You can make fun of the Orioles all you want, but they exceeded expectations in 2020. Sure, a 25-35 record is far from good, but they were only four games behind the Astros and Brewers, who made the playoffs at a 29-31 record. They also did not finish last in the AL East, just nudging out the Red Sox. I'm not going to act like the team got better in the offseason, or even have a fighting chance to make the playoffs, but progress is progress.
Offseason additions: IF Freddy Galvis, IF Yolmer Sanchez, RHP Felix Hernandez, RHP Matt Harvey.
Offseason subtractions: SS Jose Iglesias, 1B Renato Nunez, IF Hanser Alberto, RHP Alex Cobb, RHP Asher Wojciechowski, IF Andrew Velazquez, C Bryan Holaday.
2020 Trade Deadline summary
Acquired: LHP Kevin Smith, IF Tyler Nevin, IF Terrin Vavra.
Traded: RHP Mychal Givens, LHP Tommy Milone, RHP Miguel Castro.
2020 record: 25-35
2020 placement: 4th
2020 WAR leader (batters): Anthony Santander
2020 WAR leader (pitchers): Tanner Scott
How John Means' 2020 went depends on your point of view on stats. His ERA rose from 3.60 in 2019 to 4.53, with 42 strikeouts in 43.2 innings. However, he had a 4.0 BB% with a .194 xBA and a 3.09 xERA. The small sample size of 10 starts probably contributed to his divided advanced stats and standard stats. 2016 2nd round pick Keegan Akin had a 4.56 ERA in 25.2 innings, but he struck out 35 batters with a 3.27 FIP. However, Akin also had an average exit velocity allowed of 91.4 mph. Dean Kremer, the team's 10th best prospect (per MLB Pipeline) who was acquired in the Manny Machado trade, debuted in 2020. He had a 1.69 ERA through three starts, succeeding against the Yankees twice and the Rays once, before he got bombed by the Red Sox, allowing seven runs in 2.2 innings. That inflated his season ERA to 4.82. Overall, Kremer struck out 22 batters in 18.2 innings. Former Cy Young winner Felix Hernandez is on a minor league deal after opting-out of the 2020 season. Hernandez was awful in 2019, but he could have pitched for the Braves last year. He had a 6.40 ERA with a 91.9 mph exit velocity. Jorge Lopez came over from Kansas City midseason, but he really didn't produce afterwards. Lopez had a 6.34 ERA with 28 strikeouts in 38.1 innings. His curveball was productive, with a .183 xBA. Veteran Wade LeBlanc is back on a minor league deal. In six starts, LeBlanc had an 8.06 ERA, but he was able to limit batters to an 86.1 mph average exit velocity. Also in camp is Matt Harvey, who had allowed 15 runs in 11.2 innings for the Royals last year. He probably won't make the team, but it's fun to dream, right?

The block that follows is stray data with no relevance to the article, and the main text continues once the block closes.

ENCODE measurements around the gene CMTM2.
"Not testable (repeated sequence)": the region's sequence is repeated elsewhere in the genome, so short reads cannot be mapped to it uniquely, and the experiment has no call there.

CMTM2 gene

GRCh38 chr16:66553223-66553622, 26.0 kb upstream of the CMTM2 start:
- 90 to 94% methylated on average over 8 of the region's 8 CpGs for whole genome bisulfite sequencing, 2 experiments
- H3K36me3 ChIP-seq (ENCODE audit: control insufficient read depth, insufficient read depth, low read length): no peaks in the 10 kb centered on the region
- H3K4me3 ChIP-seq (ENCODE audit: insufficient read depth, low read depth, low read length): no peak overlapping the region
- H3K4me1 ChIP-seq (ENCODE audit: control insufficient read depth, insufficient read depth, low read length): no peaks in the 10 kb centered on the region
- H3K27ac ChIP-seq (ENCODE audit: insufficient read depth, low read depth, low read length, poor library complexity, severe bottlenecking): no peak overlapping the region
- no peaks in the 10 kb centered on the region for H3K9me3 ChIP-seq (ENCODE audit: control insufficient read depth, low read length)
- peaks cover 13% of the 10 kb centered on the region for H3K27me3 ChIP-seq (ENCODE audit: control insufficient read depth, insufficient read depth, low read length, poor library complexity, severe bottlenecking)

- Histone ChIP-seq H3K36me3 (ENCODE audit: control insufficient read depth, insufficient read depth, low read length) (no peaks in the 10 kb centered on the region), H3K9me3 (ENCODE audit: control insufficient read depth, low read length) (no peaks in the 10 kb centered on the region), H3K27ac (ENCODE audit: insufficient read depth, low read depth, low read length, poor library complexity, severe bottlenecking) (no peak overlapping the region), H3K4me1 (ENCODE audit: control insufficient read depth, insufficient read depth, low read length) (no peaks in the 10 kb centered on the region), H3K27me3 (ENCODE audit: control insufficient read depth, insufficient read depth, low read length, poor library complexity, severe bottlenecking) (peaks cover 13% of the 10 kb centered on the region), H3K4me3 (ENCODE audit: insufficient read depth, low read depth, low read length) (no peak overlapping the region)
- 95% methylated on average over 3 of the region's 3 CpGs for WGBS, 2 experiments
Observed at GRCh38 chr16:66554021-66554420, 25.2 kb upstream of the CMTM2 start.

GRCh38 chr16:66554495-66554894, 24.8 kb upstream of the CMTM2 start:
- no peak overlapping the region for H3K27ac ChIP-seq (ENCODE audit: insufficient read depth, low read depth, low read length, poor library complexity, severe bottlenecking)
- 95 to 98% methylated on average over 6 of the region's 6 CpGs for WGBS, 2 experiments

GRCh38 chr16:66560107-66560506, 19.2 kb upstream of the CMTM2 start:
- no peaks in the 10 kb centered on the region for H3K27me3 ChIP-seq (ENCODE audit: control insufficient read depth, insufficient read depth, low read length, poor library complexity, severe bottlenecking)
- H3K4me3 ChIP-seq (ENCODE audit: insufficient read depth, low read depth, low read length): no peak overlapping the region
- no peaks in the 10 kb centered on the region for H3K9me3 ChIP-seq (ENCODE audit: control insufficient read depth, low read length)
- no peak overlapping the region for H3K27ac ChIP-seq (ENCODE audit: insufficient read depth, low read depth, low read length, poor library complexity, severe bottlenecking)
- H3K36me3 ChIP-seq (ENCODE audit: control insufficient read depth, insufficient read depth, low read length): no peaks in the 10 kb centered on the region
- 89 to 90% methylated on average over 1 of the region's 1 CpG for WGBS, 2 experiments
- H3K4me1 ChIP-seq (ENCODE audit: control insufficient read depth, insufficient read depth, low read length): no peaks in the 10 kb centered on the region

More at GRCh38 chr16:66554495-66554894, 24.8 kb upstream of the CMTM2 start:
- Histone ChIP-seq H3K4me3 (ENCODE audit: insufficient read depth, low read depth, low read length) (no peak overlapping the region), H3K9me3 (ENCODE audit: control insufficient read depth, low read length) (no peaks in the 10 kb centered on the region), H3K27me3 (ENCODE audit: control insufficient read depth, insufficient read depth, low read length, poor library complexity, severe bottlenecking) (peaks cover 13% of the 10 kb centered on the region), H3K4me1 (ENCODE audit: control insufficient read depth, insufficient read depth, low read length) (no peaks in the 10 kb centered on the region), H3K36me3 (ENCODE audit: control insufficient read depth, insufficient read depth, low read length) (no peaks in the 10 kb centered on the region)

The Orioles bullpen is probably the most underrated aspect of the team. The club may have found some diamonds in the rough last year, and it led to them being able to trade away mainstays Mychal Givens and Miguel Castro. One of those standouts was Cesar Valdez, a 35 year old who debuted back in 2010, but since then only played in the MLB in 2017 and 2020. Spending time in the AAA since then, Valdez became a predominantly change-up pitcher in 2020, throwing the 77.9 mph pitch 83.2% of the time. It worked, as Valdez had a 1.26 ERA in 14.1 innings with 12 strikeouts. The change-up had an average against of .140 with a 31.6% whiff rate. He finished with three saves, second on the team behind Cole Sulser's five. Sulser actually had one of the higher ERAs among O's relievers despite his high role in the back of the bullpen. The 30 year old rookie had a 5.56 ERA with 19 strikeouts in 22.2 innings, and it was his 17% BB rate that killed him. A first round pick way back in 2013, 2020 looked like the year of Hunter Harvey after he succeeded in a short stint in 2019. Harvey was instead limited to 8.2 innings, where he allowed four earned runs. Harvey throws a high-90s fastball with a good curveball. Travis Lakins Sr. had pretty good standard stats, with a 2.81 ERA and 25 strikeouts in 25.2 innings. But, having a mostly blue Baseball Savant page is not great. Lakins had an xERA of 5.32, plus a high 11.2% BB rate. Paul Fry had a pretty nice season, increasing his K% to 29.6% (29 Ks in 22 innings). Fry also had a 2.45 ERA with a .184 xBA. Fry was actually not the best lefty reliever on the roster; that was strikeout man Tanner Scott, who K'd 23 in 20.2 innings, and has a 12.2 K/9 in his career. Both Scott's fastball and slider can strikeout batters with a high spin rate. Scott's 1.31 ERA was a big improvement on his 4.78 2019 mark. Another reliever who saw a big improvement on his 2019 numbers is Shawn Armstrong. Armstrong had a 1.80 ERA in 15 innings. His fastball had a .095 average against with a 2479 rpm. The 4th overall pick in 2015, the Orioles acquired Dillon Tate from the Yankees in 2018 for Zack Britton. Now 26, Tate had a 3.24 ERA in 2020. In his two year MLB career he has a 57.8% ground ball rate. Fringe starter Thomas Eshelman had a 3.89 ERA in 34.2 innings last year, but he only struck out 16 batters with a .298 xBA and a 6.11 xERA.